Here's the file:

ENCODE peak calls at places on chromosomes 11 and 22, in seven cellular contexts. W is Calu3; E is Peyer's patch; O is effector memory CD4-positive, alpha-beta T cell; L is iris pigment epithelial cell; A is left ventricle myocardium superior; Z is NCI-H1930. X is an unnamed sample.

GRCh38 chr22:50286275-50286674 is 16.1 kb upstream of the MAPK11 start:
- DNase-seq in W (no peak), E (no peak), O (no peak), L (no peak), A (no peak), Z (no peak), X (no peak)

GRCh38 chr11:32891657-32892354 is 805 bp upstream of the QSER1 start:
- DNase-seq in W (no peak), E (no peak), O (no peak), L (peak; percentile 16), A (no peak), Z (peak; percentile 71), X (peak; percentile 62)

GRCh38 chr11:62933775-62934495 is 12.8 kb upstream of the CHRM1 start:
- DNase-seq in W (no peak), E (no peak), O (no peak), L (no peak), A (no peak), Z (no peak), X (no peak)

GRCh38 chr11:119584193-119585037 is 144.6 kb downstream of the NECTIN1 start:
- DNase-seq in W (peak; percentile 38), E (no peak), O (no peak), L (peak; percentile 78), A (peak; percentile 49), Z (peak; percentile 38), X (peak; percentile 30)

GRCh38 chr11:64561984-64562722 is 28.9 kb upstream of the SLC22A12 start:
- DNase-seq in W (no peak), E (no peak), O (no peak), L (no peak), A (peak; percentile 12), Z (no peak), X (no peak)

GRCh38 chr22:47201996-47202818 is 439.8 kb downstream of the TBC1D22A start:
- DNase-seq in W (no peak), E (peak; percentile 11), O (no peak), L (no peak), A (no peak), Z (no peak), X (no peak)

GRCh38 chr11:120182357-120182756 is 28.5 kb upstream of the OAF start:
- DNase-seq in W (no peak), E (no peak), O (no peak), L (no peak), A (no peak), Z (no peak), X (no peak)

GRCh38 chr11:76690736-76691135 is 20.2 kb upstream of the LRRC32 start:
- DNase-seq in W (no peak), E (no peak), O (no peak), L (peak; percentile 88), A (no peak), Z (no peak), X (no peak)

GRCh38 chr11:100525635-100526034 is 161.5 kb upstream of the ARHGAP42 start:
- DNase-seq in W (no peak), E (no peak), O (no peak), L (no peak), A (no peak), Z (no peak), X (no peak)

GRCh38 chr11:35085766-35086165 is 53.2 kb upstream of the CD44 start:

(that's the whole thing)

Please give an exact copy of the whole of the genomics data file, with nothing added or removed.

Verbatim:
ENCODE peak calls at places on chromosomes 11 and 22, in seven cellular contexts. W is Calu3; E is Peyer's patch; O is effector memory CD4-positive, alpha-beta T cell; L is iris pigment epithelial cell; A is left ventricle myocardium superior; Z is NCI-H1930. X is an unnamed sample.

GRCh38 chr22:50286275-50286674 is 16.1 kb upstream of the MAPK11 start:
- DNase-seq in W (no peak), E (no peak), O (no peak), L (no peak), A (no peak), Z (no peak), X (no peak)

GRCh38 chr11:32891657-32892354 is 805 bp upstream of the QSER1 start:
- DNase-seq in W (no peak), E (no peak), O (no peak), L (peak; percentile 16), A (no peak), Z (peak; percentile 71), X (peak; percentile 62)

GRCh38 chr11:62933775-62934495 is 12.8 kb upstream of the CHRM1 start:
- DNase-seq in W (no peak), E (no peak), O (no peak), L (no peak), A (no peak), Z (no peak), X (no peak)

GRCh38 chr11:119584193-119585037 is 144.6 kb downstream of the NECTIN1 start:
- DNase-seq in W (peak; percentile 38), E (no peak), O (no peak), L (peak; percentile 78), A (peak; percentile 49), Z (peak; percentile 38), X (peak; percentile 30)

GRCh38 chr11:64561984-64562722 is 28.9 kb upstream of the SLC22A12 start:
- DNase-seq in W (no peak), E (no peak), O (no peak), L (no peak), A (peak; percentile 12), Z (no peak), X (no peak)

GRCh38 chr22:47201996-47202818 is 439.8 kb downstream of the TBC1D22A start:
- DNase-seq in W (no peak), E (peak; percentile 11), O (no peak), L (no peak), A (no peak), Z (no peak), X (no peak)

GRCh38 chr11:120182357-120182756 is 28.5 kb upstream of the OAF start:
- DNase-seq in W (no peak), E (no peak), O (no peak), L (no peak), A (no peak), Z (no peak), X (no peak)

GRCh38 chr11:76690736-76691135 is 20.2 kb upstream of the LRRC32 start:
- DNase-seq in W (no peak), E (no peak), O (no peak), L (peak; percentile 88), A (no peak), Z (no peak), X (no peak)

GRCh38 chr11:100525635-100526034 is 161.5 kb upstream of the ARHGAP42 start:
- DNase-seq in W (no peak), E (no peak), O (no peak), L (no peak), A (no peak), Z (no peak), X (no peak)

GRCh38 chr11:35085766-35086165 is 53.2 kb upstream of the CD44 start: